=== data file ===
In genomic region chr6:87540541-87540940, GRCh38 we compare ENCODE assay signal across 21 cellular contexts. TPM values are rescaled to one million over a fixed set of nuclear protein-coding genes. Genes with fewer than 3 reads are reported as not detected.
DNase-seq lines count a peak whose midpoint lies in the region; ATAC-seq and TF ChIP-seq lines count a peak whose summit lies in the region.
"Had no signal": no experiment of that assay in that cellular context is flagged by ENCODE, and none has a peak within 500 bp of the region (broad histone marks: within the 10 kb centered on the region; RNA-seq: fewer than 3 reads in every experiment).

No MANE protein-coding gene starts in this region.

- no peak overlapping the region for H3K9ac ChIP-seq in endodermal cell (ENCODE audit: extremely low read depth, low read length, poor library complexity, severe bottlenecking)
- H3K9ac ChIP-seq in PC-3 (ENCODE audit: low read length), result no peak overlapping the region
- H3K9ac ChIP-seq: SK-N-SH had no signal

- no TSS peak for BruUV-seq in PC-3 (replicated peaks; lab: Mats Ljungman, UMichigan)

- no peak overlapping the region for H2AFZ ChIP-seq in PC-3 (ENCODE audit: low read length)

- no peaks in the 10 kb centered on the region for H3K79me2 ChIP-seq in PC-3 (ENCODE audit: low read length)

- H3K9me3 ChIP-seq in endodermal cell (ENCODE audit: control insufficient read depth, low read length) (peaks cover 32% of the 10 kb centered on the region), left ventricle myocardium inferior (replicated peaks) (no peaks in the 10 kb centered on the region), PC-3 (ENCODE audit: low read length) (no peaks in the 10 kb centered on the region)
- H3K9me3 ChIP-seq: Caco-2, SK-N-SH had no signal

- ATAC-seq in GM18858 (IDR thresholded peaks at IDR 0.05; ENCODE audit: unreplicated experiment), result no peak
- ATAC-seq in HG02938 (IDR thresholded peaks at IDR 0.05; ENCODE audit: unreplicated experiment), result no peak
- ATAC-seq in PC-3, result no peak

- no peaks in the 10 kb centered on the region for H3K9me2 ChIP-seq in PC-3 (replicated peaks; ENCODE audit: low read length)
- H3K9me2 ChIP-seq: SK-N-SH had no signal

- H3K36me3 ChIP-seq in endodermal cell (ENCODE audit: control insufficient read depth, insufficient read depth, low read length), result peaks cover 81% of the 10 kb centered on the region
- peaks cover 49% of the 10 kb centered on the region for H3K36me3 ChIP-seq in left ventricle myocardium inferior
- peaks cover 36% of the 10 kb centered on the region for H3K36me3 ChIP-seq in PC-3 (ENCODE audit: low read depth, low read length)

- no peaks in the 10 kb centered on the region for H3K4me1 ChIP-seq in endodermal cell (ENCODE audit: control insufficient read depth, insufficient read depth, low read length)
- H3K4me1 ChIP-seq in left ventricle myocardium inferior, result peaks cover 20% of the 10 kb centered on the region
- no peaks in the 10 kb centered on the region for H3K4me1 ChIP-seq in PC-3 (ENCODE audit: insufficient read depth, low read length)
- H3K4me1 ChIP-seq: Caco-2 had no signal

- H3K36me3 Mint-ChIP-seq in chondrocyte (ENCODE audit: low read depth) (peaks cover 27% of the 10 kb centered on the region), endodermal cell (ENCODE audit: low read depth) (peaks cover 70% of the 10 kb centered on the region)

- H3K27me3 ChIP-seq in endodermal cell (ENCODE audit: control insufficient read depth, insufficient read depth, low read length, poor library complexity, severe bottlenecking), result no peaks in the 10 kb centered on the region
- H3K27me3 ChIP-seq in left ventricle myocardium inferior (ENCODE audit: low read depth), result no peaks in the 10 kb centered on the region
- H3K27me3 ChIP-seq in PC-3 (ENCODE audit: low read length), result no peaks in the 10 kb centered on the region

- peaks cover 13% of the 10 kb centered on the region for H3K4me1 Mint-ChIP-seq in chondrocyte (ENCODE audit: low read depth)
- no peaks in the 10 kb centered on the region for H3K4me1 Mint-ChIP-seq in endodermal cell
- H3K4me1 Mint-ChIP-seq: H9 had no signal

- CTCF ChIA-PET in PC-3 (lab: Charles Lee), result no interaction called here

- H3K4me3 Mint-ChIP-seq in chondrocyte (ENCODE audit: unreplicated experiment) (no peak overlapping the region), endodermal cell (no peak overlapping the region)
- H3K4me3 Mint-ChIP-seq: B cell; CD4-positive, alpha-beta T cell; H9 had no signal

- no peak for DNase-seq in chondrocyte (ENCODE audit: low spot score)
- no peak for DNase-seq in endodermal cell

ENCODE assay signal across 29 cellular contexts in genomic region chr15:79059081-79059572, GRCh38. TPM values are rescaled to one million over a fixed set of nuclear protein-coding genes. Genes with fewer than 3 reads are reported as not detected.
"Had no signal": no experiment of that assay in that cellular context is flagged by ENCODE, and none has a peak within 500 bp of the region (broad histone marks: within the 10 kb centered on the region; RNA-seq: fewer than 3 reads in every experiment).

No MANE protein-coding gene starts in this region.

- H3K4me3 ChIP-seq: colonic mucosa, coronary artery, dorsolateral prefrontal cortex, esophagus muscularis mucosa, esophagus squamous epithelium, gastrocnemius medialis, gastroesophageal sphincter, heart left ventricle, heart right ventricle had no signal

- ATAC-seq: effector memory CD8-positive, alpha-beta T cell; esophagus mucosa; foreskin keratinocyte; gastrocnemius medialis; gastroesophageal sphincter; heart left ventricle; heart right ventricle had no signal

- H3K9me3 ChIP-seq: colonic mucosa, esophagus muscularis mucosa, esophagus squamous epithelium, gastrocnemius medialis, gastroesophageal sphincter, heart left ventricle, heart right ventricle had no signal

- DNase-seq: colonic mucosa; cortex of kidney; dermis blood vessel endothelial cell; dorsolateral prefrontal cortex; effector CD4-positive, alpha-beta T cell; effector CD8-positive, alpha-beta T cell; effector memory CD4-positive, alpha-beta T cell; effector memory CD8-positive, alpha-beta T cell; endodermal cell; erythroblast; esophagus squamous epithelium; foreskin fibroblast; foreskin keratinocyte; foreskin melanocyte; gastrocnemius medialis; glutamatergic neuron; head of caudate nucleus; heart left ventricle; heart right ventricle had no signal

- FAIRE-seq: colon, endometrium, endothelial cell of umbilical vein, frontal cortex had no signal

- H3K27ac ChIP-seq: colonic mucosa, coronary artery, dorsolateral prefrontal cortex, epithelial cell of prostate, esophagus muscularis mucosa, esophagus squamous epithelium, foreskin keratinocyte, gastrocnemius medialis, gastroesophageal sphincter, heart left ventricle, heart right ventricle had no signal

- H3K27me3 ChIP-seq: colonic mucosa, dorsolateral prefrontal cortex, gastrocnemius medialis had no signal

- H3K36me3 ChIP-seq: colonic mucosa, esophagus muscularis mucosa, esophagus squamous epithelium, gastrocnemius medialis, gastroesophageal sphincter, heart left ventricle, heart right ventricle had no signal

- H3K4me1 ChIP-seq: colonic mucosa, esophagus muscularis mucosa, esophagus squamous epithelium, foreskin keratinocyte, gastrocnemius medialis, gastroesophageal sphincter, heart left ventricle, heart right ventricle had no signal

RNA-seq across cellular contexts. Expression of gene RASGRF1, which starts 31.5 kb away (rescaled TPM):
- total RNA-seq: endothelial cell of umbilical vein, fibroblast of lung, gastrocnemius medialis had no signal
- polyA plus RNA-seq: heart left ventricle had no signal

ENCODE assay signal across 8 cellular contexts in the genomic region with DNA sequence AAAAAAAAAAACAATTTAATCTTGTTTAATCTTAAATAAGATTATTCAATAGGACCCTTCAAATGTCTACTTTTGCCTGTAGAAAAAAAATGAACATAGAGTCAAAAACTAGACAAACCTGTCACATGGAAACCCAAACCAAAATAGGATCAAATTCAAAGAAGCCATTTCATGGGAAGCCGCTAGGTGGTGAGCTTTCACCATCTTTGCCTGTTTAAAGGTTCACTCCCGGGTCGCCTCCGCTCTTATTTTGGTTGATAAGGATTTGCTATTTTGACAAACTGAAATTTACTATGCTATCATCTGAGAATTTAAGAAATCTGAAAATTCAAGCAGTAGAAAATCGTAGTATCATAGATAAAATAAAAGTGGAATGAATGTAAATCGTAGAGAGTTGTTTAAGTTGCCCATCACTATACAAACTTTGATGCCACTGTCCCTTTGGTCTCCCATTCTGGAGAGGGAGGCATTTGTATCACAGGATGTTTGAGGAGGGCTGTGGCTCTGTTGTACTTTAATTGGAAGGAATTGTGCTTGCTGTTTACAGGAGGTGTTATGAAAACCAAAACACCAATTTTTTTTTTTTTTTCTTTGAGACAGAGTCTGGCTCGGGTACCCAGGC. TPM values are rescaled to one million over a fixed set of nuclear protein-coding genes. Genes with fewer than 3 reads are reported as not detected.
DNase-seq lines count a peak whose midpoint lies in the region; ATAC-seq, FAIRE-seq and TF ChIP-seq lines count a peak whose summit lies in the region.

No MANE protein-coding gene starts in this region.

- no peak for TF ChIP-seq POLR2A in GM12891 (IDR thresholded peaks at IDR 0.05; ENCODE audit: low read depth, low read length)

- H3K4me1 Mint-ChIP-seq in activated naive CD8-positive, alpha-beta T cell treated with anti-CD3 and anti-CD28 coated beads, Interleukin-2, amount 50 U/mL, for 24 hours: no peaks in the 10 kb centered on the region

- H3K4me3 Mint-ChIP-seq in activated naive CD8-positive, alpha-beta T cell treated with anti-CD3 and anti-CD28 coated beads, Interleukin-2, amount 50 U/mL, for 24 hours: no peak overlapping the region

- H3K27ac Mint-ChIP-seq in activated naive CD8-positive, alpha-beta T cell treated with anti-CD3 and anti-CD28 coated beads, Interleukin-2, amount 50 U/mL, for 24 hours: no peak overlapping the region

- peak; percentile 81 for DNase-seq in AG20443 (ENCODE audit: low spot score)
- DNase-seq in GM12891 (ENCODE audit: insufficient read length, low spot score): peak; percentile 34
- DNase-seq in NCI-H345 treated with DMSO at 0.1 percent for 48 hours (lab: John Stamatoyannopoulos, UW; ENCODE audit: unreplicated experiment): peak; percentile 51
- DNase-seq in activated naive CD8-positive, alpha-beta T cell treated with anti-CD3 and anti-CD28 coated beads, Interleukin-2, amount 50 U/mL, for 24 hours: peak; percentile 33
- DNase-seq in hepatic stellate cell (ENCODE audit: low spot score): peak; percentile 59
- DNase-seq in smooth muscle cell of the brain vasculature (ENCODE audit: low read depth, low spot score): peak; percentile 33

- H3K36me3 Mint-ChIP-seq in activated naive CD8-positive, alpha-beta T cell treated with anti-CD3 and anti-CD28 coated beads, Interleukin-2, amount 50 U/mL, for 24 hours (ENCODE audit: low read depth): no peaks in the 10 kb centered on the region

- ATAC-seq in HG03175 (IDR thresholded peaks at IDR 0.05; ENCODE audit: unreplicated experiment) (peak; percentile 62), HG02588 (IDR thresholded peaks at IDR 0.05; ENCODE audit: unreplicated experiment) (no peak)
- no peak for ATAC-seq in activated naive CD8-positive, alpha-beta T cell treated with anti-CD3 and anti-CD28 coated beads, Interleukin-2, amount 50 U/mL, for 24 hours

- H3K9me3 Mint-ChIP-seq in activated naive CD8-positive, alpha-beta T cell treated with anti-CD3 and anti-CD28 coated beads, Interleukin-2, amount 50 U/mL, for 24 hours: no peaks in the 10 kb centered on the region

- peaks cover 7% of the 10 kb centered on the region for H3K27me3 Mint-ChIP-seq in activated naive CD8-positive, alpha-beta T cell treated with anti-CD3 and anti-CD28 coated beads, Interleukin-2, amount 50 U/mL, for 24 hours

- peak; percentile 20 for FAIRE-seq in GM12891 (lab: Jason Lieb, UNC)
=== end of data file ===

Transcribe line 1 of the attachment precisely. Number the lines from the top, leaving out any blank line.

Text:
In genomic region chr6:87540541-87540940, GRCh38 we compare ENCODE assay signal across 21 cellular contexts. TPM values are rescaled to one million over a fixed set of nuclear protein-coding genes. Genes with fewer than 3 reads are reported as not detected.